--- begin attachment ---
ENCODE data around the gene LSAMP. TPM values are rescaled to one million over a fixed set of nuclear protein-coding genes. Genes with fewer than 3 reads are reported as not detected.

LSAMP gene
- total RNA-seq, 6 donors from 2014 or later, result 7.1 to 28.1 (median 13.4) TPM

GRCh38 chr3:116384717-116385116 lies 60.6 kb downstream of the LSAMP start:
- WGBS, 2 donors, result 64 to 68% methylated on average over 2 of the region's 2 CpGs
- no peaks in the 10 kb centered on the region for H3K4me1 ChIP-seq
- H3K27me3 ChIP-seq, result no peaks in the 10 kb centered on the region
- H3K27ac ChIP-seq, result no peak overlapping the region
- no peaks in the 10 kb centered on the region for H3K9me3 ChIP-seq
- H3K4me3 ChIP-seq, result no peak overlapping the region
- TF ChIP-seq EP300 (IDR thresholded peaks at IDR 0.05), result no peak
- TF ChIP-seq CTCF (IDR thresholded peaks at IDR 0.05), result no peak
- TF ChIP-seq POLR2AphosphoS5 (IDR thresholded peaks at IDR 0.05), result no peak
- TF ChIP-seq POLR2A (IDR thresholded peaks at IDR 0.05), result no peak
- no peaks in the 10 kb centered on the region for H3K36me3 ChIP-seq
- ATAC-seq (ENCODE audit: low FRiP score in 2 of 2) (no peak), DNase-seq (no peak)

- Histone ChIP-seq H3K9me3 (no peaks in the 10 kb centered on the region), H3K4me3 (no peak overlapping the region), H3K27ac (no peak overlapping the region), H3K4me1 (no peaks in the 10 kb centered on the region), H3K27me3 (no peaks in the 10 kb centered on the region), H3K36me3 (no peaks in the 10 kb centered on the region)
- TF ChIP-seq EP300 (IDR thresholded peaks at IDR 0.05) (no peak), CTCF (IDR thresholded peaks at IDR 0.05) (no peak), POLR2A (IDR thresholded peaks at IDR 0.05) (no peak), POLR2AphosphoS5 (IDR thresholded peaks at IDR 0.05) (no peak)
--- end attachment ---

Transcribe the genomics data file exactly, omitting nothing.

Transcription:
ENCODE data around the gene LSAMP. TPM values are rescaled to one million over a fixed set of nuclear protein-coding genes. Genes with fewer than 3 reads are reported as not detected.

LSAMP gene
- total RNA-seq, 6 donors from 2014 or later, result 7.1 to 28.1 (median 13.4) TPM

GRCh38 chr3:116384717-116385116 lies 60.6 kb downstream of the LSAMP start:
- WGBS, 2 donors, result 64 to 68% methylated on average over 2 of the region's 2 CpGs
- no peaks in the 10 kb centered on the region for H3K4me1 ChIP-seq
- H3K27me3 ChIP-seq, result no peaks in the 10 kb centered on the region
- H3K27ac ChIP-seq, result no peak overlapping the region
- no peaks in the 10 kb centered on the region for H3K9me3 ChIP-seq
- H3K4me3 ChIP-seq, result no peak overlapping the region
- TF ChIP-seq EP300 (IDR thresholded peaks at IDR 0.05), result no peak
- TF ChIP-seq CTCF (IDR thresholded peaks at IDR 0.05), result no peak
- TF ChIP-seq POLR2AphosphoS5 (IDR thresholded peaks at IDR 0.05), result no peak
- TF ChIP-seq POLR2A (IDR thresholded peaks at IDR 0.05), result no peak
- no peaks in the 10 kb centered on the region for H3K36me3 ChIP-seq
- ATAC-seq (ENCODE audit: low FRiP score in 2 of 2) (no peak), DNase-seq (no peak)

- Histone ChIP-seq H3K9me3 (no peaks in the 10 kb centered on the region), H3K4me3 (no peak overlapping the region), H3K27ac (no peak overlapping the region), H3K4me1 (no peaks in the 10 kb centered on the region), H3K27me3 (no peaks in the 10 kb centered on the region), H3K36me3 (no peaks in the 10 kb centered on the region)
- TF ChIP-seq EP300 (IDR thresholded peaks at IDR 0.05) (no peak), CTCF (IDR thresholded peaks at IDR 0.05) (no peak), POLR2A (IDR thresholded peaks at IDR 0.05) (no peak), POLR2AphosphoS5 (IDR thresholded peaks at IDR 0.05) (no peak)